How to beat the 'winter blues' as the season changes

Thursday 1 June 2017

A girl standing with her back to the camera during winter

While less than one per cent of Australians suffer from Seasonal Affective Disorder, many may experience the 'winter blues'.

In summary

  • Many people experience the 'winter blues' in the colder months of the year
  • Psychology Professor Greg Murray suggests maintaining social plans and exercising regularly to help prevent it

In Australia, the first of June each year marks the beginning winter. As the temperature gets cooler and the days get shorter, many people may begin to feel less energetic and productive.

Seasonal Affective Disorder (SAD), a mood disorder that occurs during the same season each year, affects about 1 in 300 Australians.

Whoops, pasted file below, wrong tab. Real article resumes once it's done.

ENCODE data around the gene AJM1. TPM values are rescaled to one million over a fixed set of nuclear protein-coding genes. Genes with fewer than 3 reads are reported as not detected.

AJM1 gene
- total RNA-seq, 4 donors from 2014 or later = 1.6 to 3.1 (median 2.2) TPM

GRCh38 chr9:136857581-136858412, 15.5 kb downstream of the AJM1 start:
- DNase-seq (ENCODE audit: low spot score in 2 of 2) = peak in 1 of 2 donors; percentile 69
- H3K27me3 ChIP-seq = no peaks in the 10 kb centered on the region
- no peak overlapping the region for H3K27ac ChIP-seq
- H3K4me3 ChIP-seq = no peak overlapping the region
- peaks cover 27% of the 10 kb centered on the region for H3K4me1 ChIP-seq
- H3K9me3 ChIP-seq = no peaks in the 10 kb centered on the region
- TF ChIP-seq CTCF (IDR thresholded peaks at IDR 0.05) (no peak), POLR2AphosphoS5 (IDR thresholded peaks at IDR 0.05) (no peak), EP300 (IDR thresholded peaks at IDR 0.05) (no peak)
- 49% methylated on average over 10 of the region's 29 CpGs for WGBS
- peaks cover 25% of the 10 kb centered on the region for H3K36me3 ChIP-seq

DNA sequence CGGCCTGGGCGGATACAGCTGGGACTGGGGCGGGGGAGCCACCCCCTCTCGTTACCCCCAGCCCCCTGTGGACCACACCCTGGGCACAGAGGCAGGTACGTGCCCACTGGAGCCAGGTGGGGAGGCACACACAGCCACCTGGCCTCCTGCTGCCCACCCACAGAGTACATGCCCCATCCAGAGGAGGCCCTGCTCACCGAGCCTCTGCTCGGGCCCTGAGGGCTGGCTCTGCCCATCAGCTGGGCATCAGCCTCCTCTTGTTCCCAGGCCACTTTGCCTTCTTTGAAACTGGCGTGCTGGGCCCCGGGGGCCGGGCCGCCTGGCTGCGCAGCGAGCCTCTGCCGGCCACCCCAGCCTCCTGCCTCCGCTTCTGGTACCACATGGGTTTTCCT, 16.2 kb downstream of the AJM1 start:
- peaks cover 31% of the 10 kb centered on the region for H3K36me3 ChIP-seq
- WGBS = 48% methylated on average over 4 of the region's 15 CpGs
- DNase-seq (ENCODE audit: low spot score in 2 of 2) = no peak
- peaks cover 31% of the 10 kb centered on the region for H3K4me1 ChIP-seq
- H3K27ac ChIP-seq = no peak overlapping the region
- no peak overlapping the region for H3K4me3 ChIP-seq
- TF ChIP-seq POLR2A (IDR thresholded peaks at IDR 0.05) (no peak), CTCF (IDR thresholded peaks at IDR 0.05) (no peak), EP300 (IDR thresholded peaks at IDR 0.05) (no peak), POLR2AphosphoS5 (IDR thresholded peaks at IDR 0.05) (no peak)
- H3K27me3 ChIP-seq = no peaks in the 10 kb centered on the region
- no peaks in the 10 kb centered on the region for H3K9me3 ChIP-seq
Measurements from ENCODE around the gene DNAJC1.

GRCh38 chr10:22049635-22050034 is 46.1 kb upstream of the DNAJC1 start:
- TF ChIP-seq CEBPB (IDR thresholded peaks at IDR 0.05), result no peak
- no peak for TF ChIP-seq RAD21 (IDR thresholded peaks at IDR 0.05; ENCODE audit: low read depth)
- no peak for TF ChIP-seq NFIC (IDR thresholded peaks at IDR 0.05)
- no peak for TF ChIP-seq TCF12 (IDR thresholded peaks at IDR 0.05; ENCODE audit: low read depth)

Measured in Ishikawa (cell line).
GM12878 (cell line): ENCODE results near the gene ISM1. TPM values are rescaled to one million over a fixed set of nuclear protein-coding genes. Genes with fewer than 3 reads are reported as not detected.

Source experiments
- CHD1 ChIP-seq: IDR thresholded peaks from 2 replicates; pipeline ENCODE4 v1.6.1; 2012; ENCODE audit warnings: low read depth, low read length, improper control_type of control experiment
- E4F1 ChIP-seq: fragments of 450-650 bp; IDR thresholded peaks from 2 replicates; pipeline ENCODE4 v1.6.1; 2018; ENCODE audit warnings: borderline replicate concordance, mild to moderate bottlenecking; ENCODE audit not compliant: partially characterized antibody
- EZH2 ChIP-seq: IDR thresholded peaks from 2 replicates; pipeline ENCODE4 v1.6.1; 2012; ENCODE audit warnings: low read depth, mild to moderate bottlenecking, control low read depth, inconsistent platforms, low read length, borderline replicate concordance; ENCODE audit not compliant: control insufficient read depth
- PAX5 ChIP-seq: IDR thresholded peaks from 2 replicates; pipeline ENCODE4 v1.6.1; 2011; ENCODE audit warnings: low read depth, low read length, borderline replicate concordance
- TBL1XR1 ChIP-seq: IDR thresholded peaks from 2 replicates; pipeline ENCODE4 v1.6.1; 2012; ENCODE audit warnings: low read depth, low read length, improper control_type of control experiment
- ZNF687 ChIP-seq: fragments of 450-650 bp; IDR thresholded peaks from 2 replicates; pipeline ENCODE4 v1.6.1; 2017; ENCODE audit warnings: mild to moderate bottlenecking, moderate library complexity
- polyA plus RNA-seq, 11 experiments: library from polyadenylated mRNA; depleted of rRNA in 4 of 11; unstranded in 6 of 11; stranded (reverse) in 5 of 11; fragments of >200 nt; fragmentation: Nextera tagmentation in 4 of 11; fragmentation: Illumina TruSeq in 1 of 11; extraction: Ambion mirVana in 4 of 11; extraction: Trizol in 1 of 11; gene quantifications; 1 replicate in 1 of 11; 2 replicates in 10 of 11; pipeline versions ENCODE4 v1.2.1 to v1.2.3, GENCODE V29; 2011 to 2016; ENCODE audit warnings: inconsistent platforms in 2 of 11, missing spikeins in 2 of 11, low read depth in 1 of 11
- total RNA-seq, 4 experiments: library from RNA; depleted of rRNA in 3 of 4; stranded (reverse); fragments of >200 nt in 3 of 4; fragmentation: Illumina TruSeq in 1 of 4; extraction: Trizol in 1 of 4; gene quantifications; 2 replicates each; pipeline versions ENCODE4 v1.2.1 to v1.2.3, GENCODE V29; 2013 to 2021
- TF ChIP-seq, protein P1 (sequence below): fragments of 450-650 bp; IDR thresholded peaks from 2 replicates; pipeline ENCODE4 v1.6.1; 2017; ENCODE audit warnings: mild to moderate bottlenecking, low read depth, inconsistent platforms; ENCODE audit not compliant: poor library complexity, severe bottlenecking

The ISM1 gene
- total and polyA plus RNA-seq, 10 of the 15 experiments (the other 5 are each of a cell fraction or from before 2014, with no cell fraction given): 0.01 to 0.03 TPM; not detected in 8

But Swinburne Professor of Psychology Greg Murray says that many more people may experience the milder ‘winter blues’.

“As the season begins to change, people can find it difficult to wake up in the mornings. They feel more lethargic or crave carbohydrate-rich, fatty foods,” Professor Murray says.

"People report an overall lowered mood and energy levels in winter compared to the warmer months, but there are many ways to ease the symptoms.”

To help shake those winter blues, Professor Murray offers the following tips:

  • Try to get at least one hour of outdoor light each day, preferably in the morning.
  • Keep up your social life. Slot in some social events for the winter months that you can’t get out of! A ‘Winter Solstice’ or ‘Christmas in July’ dinner party could be a good idea.
  • Keep active by continuing activities such as exercise. Consider a gym membership during the colder months to keep you motivated and make the commitment to meet a friend at the gym.
  • Be realistic and understand that your productivity may not be as high as it is in the warmer months. You need to accept that there is an annual cycle and that you may not get as much done during winter. 

"Although for most of us the mood and energy changes in winter can be addressed with these simple strategies, we should keep in mind that depression at any time of year can be difficult to shift and may require professional attention,” Professor Murray says.